Album Review: Only Real – Jerk at the End of the Line

By on Monday, 30th March 2015 at 12:00 pm

Only Real Jerk at the End of the Line coverIt was November 2013 when Only Real flew smack dab onto TGTF’s radar. But South Londoner Niall Galvin gave the big dance in Austin a pass last year. Delaying his appearance at the world’s biggest music festival by one year was the right choice: he showcased at a well attended evening at Latitude 30, the home of the British Music Embassy for the week, sponsored by Blackjack London and the Association of Independent Music in the UK (AIM), where punters totally fell in love with his sunny, slacker style of music right at home on a lazy Friday night fuelled by too much booze and the inevitable exhaustion that comes with the week that is SXSW Music. His appearances in Austin were timed perfectly to show off tunes from his debut album for Virgin / EMI, ‘Jerk on the End of the Line’.

For the debut, Galvin halved his time between Atlanta and London, working with producer Ben Allen (behind the most recent Kaiser Chiefs album ‘Education, Education, Education and War’) and Speedy Wunderground label boss Dan Carey in Streatham, South London, to create an enjoyable listen and certainly an album that come true summer will be spun on open-top convertible CD decks. Fans familiar with his past releases -2013 EP ‘Days in the City’, monster hit ‘Cadillac Girl’, singles ‘Backseat Kissers’ and ‘Blood Carpet’, more recent single ‘Pass the Pain’ – will recognise and appreciate his past bangers, but there are also some excellent new entries on the LP as well.

After listening to ‘Jerk…’ closely, something fascinating to me came out about Galvin’s music: despite that sunny, beachy exterior and the psych-ey, slightly out of tune guitars driving the pop melodies forward, there is lyrical depth available to the listener, if one so chooses to seek it out. He also manages the feat of effortlessly blending the happy-go-lucky style of surf rock with what usually comes across far less bright, lyrics delivered in a hip hop style. Yet the overall effect is as pop and feels as wholesome as sucking on an iced cherry lolly in the middle of Latitude.


A single in early 2015, ‘Yesterdays’ is pure pop goodness for sure, but its chorus- “it’s in the way we were made, yesterdays” – exhibits a wistfulness, even if abstract, in the way things are. He’s not wanting them to change, he observes them as “it is what it is” and can be positive about it. I view this as Galvin’s quirky attempt to express “don’t sweat the small stuff”. Considering how down people are about life, the government, economy, etc., we could all use an injection of positivity, and what a friendly nudge in the right direction this is. With its strident guitar notes and electro beats and shuffles, another album standout ‘Daisychained’ takes a look back at happier times and our desire to hold onto those moments.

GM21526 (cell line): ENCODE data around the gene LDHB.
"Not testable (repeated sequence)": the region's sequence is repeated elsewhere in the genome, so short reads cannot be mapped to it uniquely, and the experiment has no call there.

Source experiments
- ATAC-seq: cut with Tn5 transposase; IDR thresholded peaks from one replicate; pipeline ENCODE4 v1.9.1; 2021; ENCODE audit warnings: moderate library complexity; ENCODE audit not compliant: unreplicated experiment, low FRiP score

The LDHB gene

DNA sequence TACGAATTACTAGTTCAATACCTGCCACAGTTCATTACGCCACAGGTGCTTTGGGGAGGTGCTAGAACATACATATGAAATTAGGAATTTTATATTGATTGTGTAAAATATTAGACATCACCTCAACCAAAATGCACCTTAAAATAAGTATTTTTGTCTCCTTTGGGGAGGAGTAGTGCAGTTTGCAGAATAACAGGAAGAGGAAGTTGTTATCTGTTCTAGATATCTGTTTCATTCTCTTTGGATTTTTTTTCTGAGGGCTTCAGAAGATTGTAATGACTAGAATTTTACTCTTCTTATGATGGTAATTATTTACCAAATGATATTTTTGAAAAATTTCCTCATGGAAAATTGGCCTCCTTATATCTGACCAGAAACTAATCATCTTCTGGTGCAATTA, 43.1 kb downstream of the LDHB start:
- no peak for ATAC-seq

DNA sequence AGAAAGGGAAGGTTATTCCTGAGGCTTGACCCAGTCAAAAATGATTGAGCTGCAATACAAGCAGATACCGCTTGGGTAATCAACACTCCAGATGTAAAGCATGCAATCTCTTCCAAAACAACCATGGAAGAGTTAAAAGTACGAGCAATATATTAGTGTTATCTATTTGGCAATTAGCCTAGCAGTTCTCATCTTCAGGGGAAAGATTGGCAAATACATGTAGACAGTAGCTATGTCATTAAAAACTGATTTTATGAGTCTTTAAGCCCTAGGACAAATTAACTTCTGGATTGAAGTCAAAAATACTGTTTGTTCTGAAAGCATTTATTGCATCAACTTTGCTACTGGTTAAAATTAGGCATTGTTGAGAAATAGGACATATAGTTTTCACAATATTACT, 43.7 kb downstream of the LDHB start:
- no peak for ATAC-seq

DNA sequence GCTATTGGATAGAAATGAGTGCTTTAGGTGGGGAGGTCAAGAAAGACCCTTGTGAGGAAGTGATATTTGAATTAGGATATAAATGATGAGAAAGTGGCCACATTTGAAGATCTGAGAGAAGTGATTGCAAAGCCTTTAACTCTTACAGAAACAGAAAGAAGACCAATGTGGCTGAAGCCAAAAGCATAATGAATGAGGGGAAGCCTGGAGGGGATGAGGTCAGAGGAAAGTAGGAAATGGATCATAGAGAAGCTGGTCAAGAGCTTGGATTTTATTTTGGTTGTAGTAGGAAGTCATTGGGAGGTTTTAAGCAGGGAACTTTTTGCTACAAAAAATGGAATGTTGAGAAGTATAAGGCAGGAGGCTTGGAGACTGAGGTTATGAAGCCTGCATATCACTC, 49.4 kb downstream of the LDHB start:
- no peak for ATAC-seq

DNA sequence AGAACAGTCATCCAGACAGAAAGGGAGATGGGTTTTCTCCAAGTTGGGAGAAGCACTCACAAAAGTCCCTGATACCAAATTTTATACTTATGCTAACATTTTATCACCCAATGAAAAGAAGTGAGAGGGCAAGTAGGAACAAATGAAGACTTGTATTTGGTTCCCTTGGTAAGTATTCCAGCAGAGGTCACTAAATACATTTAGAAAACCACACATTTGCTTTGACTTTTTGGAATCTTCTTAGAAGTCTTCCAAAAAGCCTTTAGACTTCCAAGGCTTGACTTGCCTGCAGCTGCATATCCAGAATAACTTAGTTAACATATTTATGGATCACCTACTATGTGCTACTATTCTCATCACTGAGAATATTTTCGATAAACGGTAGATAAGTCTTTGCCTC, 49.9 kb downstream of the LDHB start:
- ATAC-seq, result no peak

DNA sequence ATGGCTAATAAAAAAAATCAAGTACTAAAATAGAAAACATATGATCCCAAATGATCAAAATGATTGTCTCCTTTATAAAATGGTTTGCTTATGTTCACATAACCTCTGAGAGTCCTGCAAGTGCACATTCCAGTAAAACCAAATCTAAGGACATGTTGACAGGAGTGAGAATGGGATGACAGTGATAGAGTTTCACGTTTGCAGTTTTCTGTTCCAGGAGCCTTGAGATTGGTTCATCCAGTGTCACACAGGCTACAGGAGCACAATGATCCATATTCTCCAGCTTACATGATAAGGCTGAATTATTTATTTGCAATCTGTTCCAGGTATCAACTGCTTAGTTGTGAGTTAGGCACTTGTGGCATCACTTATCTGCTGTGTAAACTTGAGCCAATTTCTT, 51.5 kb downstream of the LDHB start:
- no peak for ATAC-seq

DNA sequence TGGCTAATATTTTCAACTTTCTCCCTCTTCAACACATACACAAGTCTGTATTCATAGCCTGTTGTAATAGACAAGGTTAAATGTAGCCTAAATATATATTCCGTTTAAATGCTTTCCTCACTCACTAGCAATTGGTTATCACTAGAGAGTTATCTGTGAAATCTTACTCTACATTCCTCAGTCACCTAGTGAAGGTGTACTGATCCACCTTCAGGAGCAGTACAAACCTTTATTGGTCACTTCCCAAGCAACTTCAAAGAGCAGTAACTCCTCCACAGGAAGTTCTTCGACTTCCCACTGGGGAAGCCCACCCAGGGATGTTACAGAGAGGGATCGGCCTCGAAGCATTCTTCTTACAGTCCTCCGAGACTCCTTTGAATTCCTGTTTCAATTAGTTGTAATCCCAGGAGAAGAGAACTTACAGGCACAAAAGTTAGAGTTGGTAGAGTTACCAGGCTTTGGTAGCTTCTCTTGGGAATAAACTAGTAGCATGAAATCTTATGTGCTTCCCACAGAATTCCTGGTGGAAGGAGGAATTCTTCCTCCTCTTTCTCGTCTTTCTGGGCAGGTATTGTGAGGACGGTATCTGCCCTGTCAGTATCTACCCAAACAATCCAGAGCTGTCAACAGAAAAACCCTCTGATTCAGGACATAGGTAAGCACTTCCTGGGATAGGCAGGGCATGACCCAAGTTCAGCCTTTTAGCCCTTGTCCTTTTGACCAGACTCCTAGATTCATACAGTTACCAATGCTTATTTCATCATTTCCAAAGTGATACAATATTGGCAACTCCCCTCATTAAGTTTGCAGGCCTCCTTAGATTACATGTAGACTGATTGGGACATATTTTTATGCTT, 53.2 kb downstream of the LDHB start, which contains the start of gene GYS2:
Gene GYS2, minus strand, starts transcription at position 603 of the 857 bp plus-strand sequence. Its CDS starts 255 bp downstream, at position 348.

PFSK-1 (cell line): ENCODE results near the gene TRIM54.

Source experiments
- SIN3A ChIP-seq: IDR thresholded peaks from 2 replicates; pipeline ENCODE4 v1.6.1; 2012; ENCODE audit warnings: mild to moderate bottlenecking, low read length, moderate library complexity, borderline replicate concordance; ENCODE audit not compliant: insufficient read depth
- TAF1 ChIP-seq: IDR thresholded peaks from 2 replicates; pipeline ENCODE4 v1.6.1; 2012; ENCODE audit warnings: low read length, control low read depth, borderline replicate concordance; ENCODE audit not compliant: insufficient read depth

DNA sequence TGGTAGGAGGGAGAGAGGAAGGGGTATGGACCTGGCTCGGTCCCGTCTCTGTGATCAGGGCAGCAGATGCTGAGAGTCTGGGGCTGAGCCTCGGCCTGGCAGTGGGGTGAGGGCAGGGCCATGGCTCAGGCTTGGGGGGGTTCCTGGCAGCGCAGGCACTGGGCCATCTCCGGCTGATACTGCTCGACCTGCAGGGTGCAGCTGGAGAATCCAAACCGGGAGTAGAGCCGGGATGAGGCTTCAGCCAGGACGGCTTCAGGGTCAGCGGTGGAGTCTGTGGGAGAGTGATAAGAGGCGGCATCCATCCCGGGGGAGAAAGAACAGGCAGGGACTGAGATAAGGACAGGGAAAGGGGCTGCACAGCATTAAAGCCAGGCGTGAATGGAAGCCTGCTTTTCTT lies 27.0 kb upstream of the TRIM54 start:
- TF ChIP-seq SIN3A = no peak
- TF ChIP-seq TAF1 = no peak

While Galvin is clearly someone who doesn’t take life too seriously, jumping into a bathtub full of Froot Loops for our benefit in last year’s ‘Pass the Pain’ promo, he shows his emotional side in some songs here, wearing his heart on his sleeve when it comes to failed relationships. He asks forlornly, “do you think of me at all? / ‘Cause it feels like we were already strong” in recently unveiled ‘Can’t Get Happy’. This is quickly followed up on the album with ‘Blood Carpet’, in which Galvin insists, in a Beach Boys-esque harmony, “oooh, I can’t forget you…at all.” The oddly mesmerising, repeated minor key guitar line in ‘Break It Off’ appropriately conveys the sorrow of being broadsided by the end of a relationship (“I thought that it would be me / to break it off / look at me now”) and the subsequent attempts to shake it off (“enough about love, it’s back to the lust”). Yes, even laid-back skaters can get their hearts broken. Sadface. Even with the heartstrings being tugged, Galvin does a good job of it, pulling off a catchy beat and unforgettable melodies.


Only two songs on the album deviate from the formula. ‘Petals’ sees Galvin go into a darker, moodier direction, channeling Dre, Snoop and the ’90s hip hop he explained in my interview with him in Austin that he loves. Closing track ‘When This Begins’ also exhibits dramatic shade, as Galvin sings, “I don’t want to wait no more / I never used to / guess I’m all grown up”. There comes a point in time that all young people realise they must accept responsibilities that come with being an adult. I don’t think he will completely leave the fun Only Real persona behind because having met him, I know that’s him. He’s a happy guy and his business is helping others escape into his sunny world. But if my chat with him in Austin is anything to go by, he’s choosing to and ready to take on even bigger things in the very near future. I’m looking forward to see what he does next.


‘Jerk at the End of the Line’, Only Real’s debut album for Virgin / EMI, is out today.

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There Goes The Fear is where we tell you about the latest music, gigs, and tours we love and think you should too.

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